Ex-Detroit Mayor Kwame Kilpatrick on 'Today' show: 'I did the perjury'
Former Detroit Mayor Kwame Kilpatrick admitted to committing perjury but maintains he's innocent of federal mail fraud, racketeering, bribery and obstruction of justice charges.
"I did the perjury," he told NBC's "Today" show in an interview that aired Thursday. "But all of this mail fraud, wire fraud, conspiracy, absolutely not."
He said he still maintains he did not commit the majority of the charges the federal government leveled against him.
The ex-mayor said he has apologized to the people of Detroit for his crime.
"I've apologized so many times they've stopped telling me to stop," he said. "Don't you apologize. We got it.
"I've asked for forgiveness from this city and it's been accepted, the people who are willing to accept it," he said. "There are some people that will never accept it. But in this town, I believe they have."
Kilpatrick, 51, was convicted in 2013 of two dozen charges for his role in a racketeering and bribery scheme while in public office. Last year, he was released from a minimum-security federal prison in Oakdale, Louisiana, after serving seven years of a 28-year sentence.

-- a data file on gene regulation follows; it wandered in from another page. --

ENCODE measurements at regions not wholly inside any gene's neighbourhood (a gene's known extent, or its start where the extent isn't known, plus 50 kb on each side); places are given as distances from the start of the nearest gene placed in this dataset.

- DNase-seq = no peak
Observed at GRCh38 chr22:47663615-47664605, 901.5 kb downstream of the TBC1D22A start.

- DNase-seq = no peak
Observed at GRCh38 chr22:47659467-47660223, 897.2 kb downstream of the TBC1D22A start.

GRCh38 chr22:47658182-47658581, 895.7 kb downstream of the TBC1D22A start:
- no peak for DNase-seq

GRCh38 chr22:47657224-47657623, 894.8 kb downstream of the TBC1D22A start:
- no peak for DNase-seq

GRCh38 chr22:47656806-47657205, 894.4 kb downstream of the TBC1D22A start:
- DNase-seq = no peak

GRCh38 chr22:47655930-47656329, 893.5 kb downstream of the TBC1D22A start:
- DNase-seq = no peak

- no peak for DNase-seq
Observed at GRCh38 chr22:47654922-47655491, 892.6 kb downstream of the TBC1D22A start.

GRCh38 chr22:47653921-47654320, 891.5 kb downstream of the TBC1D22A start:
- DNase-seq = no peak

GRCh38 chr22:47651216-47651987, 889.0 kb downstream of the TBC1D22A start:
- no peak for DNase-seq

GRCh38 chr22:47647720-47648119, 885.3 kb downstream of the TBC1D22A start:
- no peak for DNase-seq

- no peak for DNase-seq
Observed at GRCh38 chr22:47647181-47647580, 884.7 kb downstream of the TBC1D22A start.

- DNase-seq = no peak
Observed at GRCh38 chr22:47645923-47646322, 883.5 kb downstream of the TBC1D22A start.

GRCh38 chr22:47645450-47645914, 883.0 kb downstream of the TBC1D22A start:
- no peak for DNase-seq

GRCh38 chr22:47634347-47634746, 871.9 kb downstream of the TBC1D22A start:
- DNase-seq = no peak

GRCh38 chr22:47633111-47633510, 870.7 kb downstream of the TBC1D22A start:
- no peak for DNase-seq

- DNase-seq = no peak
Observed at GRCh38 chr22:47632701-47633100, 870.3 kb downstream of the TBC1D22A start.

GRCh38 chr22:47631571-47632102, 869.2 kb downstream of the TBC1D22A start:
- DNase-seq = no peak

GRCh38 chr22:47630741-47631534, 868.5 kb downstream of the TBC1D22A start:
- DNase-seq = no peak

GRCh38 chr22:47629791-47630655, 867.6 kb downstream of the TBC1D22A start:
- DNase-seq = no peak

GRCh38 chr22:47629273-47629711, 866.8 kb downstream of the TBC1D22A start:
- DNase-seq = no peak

The former mayor's sentence was commuted by then-President Donald Trump on his last day in the White House.
Kilpatrick said he has not yet met with Trump since his release but would like to. Kilpatrick said when he does, he plans to thank him.
"I'm going to give him a pound (a fist bump) and say 'Listen, thank you, Mr. President."
Kilpatrick also expressed regret that his affair with his then-Chief of Staff Christine Beatty came to light.
"It was quick (when I realized things went off the tracks,) 2008, it was revealed that my tremendous character flaw, lying and manipulating of my own wife and family with having an adulterous relationship was put out in the public," he said. "And I had to protect my family. It was tough."
Kilpatrick married his fiancée, LaTicia Kilpatrick, in July, six months after leaving prison, and announced that she was pregnant with their second son together — his fifth overall — in January.
He said before he went to prison, he was arrogant and "thought he had it all figured out."
"Going into that prison was like a womb for me," Kilpatrick said. "I literally was in darkness. I was broken to the point that I was having thoughts about not being here anymore.
"But out of that womb came a totally new understanding, because I was broken enough to receive the spirit of humility."
Earlier this month, Kilpatrick joined ministers at a Detroit church to call for prison reform in Michigan and urged people to support the drive to get his Good Time initiative on the ballot. The effort, unveiled in March, aims to give prison inmates a way to reduce their sentences by participating in college classes, anger management programs, substance abuse treatment or being a veteran.